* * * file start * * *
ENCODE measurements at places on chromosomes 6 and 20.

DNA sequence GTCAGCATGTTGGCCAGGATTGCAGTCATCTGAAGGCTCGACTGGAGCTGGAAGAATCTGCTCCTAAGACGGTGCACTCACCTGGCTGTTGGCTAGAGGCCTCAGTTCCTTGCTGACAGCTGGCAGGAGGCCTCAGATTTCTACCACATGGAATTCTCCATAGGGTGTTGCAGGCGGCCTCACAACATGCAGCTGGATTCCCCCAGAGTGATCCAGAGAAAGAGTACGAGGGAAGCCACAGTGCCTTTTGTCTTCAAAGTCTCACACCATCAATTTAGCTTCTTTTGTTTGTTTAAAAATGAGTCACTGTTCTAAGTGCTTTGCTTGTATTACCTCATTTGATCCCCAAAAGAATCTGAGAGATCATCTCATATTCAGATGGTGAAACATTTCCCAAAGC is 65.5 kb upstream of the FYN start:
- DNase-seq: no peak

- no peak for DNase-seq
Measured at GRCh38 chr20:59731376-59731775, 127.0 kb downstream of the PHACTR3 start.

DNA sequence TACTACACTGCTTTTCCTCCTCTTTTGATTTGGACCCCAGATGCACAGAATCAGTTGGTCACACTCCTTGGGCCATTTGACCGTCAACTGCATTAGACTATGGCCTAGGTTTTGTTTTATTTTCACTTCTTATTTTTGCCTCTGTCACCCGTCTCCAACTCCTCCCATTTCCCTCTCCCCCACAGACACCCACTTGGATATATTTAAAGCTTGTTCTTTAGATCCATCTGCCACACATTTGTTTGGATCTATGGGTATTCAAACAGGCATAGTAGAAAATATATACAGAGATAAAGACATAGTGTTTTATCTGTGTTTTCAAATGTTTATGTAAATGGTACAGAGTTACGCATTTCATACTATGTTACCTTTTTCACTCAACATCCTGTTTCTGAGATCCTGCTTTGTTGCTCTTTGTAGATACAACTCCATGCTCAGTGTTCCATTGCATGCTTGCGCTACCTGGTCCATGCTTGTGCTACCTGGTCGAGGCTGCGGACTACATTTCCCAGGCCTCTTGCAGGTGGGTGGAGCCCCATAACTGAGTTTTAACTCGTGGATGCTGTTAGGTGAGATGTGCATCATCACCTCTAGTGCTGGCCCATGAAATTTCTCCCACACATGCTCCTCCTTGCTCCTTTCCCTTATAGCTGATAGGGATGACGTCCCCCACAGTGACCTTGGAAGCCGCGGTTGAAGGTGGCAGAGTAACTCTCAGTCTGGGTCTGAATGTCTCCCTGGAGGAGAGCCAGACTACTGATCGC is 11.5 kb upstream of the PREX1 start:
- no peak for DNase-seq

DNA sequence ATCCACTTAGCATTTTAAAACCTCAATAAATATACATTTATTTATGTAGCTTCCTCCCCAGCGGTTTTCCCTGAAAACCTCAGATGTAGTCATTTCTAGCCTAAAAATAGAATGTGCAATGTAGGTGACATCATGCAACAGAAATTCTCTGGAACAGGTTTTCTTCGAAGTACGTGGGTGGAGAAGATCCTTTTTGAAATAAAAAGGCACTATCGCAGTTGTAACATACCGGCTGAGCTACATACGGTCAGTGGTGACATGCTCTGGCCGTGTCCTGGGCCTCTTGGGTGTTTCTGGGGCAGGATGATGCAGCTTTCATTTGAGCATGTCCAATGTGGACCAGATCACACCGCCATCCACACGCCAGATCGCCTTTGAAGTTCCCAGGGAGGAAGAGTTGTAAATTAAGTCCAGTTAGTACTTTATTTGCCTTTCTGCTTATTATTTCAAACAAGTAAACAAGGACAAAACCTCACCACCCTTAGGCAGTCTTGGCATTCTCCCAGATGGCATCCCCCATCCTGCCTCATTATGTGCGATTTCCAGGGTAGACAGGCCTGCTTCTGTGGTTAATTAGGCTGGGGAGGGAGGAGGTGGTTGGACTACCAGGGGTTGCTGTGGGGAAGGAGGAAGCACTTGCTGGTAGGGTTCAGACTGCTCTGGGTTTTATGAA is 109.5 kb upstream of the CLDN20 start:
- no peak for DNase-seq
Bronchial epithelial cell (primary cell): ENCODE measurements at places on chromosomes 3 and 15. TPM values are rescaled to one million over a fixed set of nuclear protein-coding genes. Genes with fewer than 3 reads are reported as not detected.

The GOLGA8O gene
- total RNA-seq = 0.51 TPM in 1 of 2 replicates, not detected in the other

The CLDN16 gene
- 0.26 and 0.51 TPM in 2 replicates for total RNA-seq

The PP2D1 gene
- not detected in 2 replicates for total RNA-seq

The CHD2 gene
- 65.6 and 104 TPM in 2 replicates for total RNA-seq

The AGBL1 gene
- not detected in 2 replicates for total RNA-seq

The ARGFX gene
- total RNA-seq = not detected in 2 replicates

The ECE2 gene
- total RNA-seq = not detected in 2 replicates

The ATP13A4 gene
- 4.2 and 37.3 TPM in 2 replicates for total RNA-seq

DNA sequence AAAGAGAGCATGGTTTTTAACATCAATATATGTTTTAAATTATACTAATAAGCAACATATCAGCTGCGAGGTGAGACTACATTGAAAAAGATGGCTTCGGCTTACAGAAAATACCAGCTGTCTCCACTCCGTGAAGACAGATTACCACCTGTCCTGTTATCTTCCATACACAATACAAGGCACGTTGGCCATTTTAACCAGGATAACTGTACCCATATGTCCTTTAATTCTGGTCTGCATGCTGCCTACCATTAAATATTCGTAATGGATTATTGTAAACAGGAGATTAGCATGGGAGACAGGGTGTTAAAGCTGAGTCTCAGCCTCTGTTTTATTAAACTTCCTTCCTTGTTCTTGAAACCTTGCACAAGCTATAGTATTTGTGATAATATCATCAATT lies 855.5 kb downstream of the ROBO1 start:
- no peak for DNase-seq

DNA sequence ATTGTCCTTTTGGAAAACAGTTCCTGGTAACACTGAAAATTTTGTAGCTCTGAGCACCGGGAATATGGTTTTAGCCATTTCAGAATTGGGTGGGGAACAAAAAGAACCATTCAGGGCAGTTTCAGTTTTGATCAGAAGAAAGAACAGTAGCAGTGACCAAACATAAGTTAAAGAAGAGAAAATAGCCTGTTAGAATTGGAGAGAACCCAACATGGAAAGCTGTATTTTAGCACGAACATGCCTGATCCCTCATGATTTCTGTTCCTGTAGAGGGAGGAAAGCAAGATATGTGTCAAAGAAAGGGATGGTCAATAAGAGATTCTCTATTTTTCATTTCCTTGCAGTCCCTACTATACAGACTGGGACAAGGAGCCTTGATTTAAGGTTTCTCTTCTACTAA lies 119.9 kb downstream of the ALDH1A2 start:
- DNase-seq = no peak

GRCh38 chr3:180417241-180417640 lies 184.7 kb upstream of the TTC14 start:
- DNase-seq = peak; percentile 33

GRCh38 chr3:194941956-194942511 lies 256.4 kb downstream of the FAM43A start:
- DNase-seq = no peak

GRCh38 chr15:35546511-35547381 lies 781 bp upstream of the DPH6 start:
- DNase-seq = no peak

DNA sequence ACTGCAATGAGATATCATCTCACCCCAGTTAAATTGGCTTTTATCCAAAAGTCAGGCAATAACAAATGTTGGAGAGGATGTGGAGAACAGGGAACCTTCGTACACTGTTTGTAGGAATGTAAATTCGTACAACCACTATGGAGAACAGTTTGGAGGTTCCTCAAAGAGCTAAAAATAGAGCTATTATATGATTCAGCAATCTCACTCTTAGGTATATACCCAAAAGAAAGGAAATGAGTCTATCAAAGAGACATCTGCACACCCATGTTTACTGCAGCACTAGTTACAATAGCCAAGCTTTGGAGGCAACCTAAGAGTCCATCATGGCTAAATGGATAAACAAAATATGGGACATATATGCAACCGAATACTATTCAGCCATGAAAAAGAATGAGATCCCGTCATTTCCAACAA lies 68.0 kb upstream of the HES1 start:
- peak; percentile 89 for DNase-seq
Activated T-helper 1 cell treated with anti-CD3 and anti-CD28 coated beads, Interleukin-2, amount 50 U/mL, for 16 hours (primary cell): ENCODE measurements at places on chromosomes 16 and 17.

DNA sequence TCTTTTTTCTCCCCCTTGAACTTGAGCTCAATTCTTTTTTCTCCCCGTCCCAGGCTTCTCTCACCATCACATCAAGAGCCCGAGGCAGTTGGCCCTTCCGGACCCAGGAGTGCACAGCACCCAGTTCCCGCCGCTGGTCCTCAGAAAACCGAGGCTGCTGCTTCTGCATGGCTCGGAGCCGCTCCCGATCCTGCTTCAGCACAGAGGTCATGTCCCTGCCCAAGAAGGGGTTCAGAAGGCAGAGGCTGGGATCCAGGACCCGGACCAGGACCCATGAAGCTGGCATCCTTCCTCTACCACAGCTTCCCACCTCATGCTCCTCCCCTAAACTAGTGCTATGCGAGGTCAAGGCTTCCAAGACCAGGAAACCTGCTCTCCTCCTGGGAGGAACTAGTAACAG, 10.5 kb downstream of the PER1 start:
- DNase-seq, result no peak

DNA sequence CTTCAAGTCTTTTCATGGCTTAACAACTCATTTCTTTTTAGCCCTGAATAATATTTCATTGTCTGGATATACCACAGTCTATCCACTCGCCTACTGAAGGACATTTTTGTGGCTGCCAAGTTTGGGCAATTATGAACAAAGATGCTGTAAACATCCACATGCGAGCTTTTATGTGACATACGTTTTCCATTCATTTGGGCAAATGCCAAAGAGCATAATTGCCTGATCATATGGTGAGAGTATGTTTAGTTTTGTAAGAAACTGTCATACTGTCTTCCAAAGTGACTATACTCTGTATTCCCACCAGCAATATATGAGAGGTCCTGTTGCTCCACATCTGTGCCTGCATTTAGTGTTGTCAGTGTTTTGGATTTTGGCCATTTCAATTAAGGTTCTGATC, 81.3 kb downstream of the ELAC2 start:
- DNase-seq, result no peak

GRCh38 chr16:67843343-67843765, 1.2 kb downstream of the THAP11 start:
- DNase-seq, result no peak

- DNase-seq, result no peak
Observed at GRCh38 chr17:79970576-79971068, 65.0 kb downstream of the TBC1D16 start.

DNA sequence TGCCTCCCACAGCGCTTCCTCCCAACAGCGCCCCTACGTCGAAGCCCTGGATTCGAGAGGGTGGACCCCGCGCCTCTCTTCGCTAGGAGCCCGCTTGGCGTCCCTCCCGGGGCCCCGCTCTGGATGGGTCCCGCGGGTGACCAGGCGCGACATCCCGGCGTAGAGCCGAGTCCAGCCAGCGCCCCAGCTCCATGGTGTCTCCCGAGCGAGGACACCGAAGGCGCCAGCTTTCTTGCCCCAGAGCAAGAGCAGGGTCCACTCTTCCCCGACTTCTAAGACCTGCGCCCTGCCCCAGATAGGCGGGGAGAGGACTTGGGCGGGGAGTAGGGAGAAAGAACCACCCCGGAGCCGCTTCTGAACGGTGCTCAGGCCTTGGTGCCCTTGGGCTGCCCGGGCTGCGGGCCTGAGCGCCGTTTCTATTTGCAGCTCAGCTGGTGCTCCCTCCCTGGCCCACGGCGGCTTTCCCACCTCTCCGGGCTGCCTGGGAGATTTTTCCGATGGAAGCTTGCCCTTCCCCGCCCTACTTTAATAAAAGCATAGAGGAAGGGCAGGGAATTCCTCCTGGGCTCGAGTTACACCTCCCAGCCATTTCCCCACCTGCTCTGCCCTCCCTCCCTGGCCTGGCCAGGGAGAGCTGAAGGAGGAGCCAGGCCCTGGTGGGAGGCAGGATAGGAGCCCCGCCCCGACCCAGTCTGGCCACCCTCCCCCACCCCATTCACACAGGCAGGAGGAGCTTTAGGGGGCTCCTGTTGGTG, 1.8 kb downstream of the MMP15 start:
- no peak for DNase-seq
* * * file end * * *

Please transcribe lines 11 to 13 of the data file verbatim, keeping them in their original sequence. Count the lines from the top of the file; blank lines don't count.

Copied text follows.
The GOLGA8O gene
- total RNA-seq = 0.51 TPM in 1 of 2 replicates, not detected in the other

The CLDN16 gene